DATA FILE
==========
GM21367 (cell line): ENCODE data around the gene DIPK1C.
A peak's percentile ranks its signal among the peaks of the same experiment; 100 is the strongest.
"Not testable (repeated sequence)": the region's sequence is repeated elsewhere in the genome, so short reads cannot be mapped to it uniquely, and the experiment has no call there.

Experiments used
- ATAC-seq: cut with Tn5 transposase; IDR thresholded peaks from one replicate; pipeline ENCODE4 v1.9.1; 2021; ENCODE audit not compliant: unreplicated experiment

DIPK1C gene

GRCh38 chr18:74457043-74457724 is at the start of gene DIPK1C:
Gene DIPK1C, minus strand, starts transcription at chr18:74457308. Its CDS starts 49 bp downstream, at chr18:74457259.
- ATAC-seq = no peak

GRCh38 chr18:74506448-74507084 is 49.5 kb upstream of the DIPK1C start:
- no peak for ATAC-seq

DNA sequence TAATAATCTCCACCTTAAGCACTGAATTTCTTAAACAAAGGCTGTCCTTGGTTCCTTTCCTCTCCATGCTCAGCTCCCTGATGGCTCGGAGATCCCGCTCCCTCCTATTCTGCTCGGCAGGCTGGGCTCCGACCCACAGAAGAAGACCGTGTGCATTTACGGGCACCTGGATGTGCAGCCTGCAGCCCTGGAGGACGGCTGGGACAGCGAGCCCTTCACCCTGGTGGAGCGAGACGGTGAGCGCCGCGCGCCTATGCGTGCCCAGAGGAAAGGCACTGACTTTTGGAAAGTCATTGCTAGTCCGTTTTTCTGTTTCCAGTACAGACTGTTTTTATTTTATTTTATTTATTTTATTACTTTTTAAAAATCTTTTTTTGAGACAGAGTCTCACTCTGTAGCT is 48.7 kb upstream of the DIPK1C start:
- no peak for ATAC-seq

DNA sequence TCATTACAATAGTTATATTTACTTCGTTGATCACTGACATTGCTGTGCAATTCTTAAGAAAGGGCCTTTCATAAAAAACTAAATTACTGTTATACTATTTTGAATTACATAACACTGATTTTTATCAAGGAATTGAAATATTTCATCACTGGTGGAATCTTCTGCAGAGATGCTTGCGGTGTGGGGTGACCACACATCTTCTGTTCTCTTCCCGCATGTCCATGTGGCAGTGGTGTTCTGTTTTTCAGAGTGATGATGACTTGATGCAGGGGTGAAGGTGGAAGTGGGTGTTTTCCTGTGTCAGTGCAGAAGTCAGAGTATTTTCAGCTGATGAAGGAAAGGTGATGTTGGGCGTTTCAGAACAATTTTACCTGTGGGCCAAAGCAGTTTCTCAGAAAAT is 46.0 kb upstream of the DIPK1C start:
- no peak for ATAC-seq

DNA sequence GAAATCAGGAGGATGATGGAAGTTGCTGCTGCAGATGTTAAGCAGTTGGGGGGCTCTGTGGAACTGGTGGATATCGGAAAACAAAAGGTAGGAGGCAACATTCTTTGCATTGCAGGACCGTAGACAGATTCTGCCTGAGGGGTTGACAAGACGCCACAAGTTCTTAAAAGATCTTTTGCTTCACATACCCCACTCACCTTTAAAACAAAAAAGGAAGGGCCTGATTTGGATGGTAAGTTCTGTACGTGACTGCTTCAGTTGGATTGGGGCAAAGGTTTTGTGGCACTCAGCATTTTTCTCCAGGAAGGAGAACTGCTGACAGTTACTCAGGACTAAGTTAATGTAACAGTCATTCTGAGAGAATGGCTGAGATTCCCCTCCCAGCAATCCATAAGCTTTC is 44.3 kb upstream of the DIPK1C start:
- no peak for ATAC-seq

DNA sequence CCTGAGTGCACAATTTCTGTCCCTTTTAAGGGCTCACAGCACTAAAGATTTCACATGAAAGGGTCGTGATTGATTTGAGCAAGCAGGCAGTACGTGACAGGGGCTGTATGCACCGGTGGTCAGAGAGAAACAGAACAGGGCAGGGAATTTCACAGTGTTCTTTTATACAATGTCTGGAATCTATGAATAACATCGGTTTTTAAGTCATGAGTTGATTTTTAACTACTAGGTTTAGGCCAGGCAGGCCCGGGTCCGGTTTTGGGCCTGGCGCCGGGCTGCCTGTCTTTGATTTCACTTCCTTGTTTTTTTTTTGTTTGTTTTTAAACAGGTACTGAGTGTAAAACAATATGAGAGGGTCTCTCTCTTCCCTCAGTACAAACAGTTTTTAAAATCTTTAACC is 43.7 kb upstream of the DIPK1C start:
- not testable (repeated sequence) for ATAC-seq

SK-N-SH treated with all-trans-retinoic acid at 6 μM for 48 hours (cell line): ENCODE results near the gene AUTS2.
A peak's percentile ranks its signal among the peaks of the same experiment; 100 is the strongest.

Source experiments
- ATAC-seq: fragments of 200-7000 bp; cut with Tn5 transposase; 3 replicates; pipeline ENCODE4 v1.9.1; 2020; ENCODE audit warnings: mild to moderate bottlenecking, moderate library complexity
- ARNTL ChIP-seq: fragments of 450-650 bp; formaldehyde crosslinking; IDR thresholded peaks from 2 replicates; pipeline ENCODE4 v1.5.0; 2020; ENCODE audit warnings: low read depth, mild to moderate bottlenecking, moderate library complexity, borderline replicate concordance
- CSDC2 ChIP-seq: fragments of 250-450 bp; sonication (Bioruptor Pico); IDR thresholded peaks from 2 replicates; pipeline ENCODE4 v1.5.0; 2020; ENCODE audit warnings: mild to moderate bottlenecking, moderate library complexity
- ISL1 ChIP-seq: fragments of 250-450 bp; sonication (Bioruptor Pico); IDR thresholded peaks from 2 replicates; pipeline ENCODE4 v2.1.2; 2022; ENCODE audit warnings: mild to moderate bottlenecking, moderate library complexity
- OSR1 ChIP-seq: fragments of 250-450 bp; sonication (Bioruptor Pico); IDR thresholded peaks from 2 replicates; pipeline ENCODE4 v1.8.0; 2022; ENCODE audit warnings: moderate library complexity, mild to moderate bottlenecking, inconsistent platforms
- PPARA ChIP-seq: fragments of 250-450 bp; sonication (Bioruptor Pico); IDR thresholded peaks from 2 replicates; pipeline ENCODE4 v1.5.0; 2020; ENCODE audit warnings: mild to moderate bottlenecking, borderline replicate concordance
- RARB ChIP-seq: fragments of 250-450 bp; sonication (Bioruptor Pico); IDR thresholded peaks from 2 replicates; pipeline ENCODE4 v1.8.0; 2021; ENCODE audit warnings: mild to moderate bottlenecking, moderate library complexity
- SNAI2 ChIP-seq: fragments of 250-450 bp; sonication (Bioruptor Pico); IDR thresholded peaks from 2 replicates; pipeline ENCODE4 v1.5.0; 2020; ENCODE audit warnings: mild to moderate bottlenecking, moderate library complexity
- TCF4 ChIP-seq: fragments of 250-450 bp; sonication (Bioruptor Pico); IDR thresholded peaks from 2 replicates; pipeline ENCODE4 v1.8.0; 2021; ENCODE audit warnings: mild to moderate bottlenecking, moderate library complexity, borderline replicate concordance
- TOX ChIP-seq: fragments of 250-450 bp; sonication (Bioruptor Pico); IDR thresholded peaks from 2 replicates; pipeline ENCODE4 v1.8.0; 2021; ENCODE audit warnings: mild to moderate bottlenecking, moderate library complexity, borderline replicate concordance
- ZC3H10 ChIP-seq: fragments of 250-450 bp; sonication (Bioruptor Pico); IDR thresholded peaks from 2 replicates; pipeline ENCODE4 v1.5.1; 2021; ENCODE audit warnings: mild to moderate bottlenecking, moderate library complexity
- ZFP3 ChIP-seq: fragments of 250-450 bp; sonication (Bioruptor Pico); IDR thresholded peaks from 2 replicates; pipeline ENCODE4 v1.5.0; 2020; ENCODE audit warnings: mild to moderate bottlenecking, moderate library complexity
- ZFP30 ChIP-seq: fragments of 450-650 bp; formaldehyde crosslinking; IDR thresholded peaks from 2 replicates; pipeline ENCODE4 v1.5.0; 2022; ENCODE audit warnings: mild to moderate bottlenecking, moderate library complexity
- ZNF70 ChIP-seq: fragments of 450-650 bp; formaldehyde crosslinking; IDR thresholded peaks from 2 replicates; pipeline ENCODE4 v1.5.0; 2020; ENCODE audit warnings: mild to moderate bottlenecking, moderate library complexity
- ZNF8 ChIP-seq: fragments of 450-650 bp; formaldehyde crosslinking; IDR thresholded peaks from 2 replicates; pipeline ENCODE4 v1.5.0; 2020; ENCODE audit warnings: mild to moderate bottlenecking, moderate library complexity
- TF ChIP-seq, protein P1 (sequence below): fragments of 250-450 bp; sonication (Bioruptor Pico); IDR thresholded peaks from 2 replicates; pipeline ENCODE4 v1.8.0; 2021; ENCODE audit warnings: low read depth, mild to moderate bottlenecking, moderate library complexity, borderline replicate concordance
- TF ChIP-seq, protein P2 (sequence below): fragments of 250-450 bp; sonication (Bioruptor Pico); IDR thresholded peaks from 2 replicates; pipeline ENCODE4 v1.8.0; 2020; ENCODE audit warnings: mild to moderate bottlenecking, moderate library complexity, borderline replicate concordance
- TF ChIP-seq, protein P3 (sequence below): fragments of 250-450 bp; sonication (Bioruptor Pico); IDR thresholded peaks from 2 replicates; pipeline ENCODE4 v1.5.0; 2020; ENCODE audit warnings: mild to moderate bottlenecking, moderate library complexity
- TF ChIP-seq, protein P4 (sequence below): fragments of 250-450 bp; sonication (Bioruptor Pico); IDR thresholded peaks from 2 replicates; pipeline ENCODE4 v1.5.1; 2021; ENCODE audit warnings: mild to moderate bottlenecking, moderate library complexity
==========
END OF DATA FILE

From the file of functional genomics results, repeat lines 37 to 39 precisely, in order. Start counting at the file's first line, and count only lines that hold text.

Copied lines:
- ZNF8 ChIP-seq: fragments of 450-650 bp; formaldehyde crosslinking; IDR thresholded peaks from 2 replicates; pipeline ENCODE4 v1.5.0; 2020; ENCODE audit warnings: mild to moderate bottlenecking, moderate library complexity
- TF ChIP-seq, protein P1 (sequence below): fragments of 250-450 bp; sonication (Bioruptor Pico); IDR thresholded peaks from 2 replicates; pipeline ENCODE4 v1.8.0; 2021; ENCODE audit warnings: low read depth, mild to moderate bottlenecking, moderate library complexity, borderline replicate concordance
- TF ChIP-seq, protein P2 (sequence below): fragments of 250-450 bp; sonication (Bioruptor Pico); IDR thresholded peaks from 2 replicates; pipeline ENCODE4 v1.8.0; 2020; ENCODE audit warnings: mild to moderate bottlenecking, moderate library complexity, borderline replicate concordance